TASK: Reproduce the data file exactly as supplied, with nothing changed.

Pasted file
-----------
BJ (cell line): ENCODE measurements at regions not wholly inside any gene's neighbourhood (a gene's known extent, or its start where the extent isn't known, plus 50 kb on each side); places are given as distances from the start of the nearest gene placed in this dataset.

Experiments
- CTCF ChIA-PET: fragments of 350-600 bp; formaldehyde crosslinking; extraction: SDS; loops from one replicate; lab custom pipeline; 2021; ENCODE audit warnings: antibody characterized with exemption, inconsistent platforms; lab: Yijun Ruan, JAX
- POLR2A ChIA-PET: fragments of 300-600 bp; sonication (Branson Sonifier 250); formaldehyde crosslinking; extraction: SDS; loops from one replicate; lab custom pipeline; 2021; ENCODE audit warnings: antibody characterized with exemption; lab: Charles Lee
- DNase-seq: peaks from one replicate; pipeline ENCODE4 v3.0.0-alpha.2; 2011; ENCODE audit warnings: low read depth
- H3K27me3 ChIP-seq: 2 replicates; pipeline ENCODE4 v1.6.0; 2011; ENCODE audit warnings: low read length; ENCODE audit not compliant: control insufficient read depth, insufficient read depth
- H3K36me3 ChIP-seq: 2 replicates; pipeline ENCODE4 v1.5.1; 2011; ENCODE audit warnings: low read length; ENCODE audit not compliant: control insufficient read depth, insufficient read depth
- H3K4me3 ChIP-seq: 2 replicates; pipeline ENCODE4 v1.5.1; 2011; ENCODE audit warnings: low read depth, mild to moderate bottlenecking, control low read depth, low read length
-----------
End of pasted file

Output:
BJ (cell line): ENCODE measurements at regions not wholly inside any gene's neighbourhood (a gene's known extent, or its start where the extent isn't known, plus 50 kb on each side); places are given as distances from the start of the nearest gene placed in this dataset.

Experiments
- CTCF ChIA-PET: fragments of 350-600 bp; formaldehyde crosslinking; extraction: SDS; loops from one replicate; lab custom pipeline; 2021; ENCODE audit warnings: antibody characterized with exemption, inconsistent platforms; lab: Yijun Ruan, JAX
- POLR2A ChIA-PET: fragments of 300-600 bp; sonication (Branson Sonifier 250); formaldehyde crosslinking; extraction: SDS; loops from one replicate; lab custom pipeline; 2021; ENCODE audit warnings: antibody characterized with exemption; lab: Charles Lee
- DNase-seq: peaks from one replicate; pipeline ENCODE4 v3.0.0-alpha.2; 2011; ENCODE audit warnings: low read depth
- H3K27me3 ChIP-seq: 2 replicates; pipeline ENCODE4 v1.6.0; 2011; ENCODE audit warnings: low read length; ENCODE audit not compliant: control insufficient read depth, insufficient read depth
- H3K36me3 ChIP-seq: 2 replicates; pipeline ENCODE4 v1.5.1; 2011; ENCODE audit warnings: low read length; ENCODE audit not compliant: control insufficient read depth, insufficient read depth
- H3K4me3 ChIP-seq: 2 replicates; pipeline ENCODE4 v1.5.1; 2011; ENCODE audit warnings: low read depth, mild to moderate bottlenecking, control low read depth, low read length